Baseline assessments dropped as accountability measures, in major DfE U-turn

Today’s decision made in light of study showing that the three official baseline assessments are not comparable

Controversial baseline assessments of four-year-olds will no longer be used to measure progress and hold primary schools accountable, the government has announced today.

The decision comes after a study found the three different methods were not comparable. The U-turn over the controversial infant assessments means pupils’ progress will now only be measured from age 7 to 11.

Russell Hobby, general secretary of the NAHT heads’ union, welcomed the change of heart but blamed the “chaos” in primary assessment on a government failure to consult teachers.

“There is still merit in measuring primary progress from the start of school, rather than half way through which neglects some of the most important years of a child’s education,” he said.

“The government has approached this in the wrong way. Next time: listen properly when constructive critics are telling you about the problems you will face. Government have wasted time and money once again.”

The government said that the baseline assessments, which are not mandatory, can continue to be used in schools. (CHECK)

But the main incentive for using them was their use as a progress measure. It is not clear how many schools will want to use them now that incentive has gone.

The baseline assessments are designed to be used in the first six weeks of reception class, to assess children’s communication, literacy and numeracy skills. All of the assessments also measure personal, social and emotional development.

Critics said that they had led to children being grouped by ability at a young age and added to teachers’ workload while giving them little useful information.

Last month the National Union of Teachers called for a potential ballot for a boycott of new baseline tests for four and five-year-olds “at the most appropriate time”.

There are three approved baseline assessments: a computer-based test from the Centre for Evaluation and Monitoring at the University of Durham; an assessment using a mixture of tasks and observation from the National Foundation for Educational Research; and the observation-only assessment from Early Excellence.

When schools signed up, they were told that from September 2016: “primary schools will only be able to use reception baseline to key stage 2 results to measure progress.”

More than 11,000 schools signed up to use the observation based Early Excellence assessment in September 2015, and almost 3,000 heads did not take part in September 2015 – meaning the remaining 2,000 or so primaries signed up for either the Durham or NfER assessments.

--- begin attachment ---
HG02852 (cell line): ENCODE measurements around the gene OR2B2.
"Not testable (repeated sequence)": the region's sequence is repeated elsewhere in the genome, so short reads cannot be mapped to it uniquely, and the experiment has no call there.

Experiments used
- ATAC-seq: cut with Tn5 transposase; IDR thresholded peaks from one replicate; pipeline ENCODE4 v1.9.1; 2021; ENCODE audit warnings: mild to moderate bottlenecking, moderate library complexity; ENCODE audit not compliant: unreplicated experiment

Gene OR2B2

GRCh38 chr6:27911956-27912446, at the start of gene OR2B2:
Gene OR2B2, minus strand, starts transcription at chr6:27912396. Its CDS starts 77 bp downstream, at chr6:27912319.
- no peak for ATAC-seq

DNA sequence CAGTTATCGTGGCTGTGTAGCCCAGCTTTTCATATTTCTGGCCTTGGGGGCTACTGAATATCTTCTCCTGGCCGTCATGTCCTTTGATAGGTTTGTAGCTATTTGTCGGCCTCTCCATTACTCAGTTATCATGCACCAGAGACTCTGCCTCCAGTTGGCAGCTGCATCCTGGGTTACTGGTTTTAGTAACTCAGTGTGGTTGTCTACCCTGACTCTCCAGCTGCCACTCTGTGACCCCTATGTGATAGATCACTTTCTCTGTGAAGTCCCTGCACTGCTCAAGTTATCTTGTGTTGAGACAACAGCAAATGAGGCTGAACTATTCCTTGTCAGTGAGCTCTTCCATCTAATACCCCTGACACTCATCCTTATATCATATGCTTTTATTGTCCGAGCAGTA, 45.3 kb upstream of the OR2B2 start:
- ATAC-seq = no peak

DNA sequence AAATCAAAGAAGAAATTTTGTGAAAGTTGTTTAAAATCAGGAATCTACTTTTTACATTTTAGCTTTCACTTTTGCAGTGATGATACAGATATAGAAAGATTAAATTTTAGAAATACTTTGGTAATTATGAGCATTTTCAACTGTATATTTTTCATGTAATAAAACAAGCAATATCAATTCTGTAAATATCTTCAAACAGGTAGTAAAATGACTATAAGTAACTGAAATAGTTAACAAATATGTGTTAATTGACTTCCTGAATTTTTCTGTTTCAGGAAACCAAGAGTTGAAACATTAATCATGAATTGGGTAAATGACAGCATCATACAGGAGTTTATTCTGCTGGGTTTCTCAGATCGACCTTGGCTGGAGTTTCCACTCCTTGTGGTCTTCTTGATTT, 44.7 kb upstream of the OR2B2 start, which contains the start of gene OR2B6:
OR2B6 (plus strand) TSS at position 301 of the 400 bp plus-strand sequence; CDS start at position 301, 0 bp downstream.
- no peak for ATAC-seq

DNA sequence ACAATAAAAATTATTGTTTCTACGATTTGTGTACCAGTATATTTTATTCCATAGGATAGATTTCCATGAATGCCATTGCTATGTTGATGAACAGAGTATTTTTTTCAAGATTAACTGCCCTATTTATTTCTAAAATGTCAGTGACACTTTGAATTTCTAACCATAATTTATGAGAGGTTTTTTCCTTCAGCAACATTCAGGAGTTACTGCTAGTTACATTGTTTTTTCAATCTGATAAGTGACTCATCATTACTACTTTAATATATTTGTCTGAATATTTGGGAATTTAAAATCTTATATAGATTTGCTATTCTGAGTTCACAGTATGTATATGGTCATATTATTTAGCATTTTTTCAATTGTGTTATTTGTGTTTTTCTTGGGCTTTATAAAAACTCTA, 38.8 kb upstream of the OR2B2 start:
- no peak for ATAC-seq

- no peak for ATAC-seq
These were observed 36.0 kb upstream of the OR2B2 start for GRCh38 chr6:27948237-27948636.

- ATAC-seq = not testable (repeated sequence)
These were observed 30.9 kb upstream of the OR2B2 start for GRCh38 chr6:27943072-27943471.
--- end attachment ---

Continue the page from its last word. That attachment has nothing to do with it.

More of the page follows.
But the heavy uptake for the Early Excellence baseline was seen as problematic by ministers because it meant that schools were “loading up” on two sets of teacher-assessed data, in reception and at key stage 1, rather than tests. And in November 2015, Education Secretary Nicky Morgan confirmed the government would now consider more “rigorous” assessments for seven-year-olds.

The change was hinted at in the white paper Educational Excellence Everywhere which made no mention of baseline, but did say that: “At primary, a new floor standard will be introduced from 2016, including a new measure of the progress made by pupils from age 7 to the end of primary school. A school will be above the floor if at least 65% of pupils achieve the expected standard in reading, writing and mathematics or its pupils make sufficient progress in reading, writing and mathematics.”

The government has announced today that the reception baseline does not work as a measure of pupil progress. It is hard to avoid saying ‘we told you so’. The government has outsmarted itself by choosing multiple providers of these assessments – none of which compare to each other. They cannot provide a measure of progress that can be compared between schools.

Russell Hobby, NAHT general secretary, said: “This outcome is symptomatic of the general chaos on assessment in the primary phase, with poor planning and a lack of consultation with the people who know what will actually work.

“We welcome the government’s promise to work with the profession to consider its next steps but we are clear that a piecemeal approach to individual tests will not work. It’s what got us into this mess in the first place. We need a coherent approach to assessment from start to finish across all ages, methods and subjects.”

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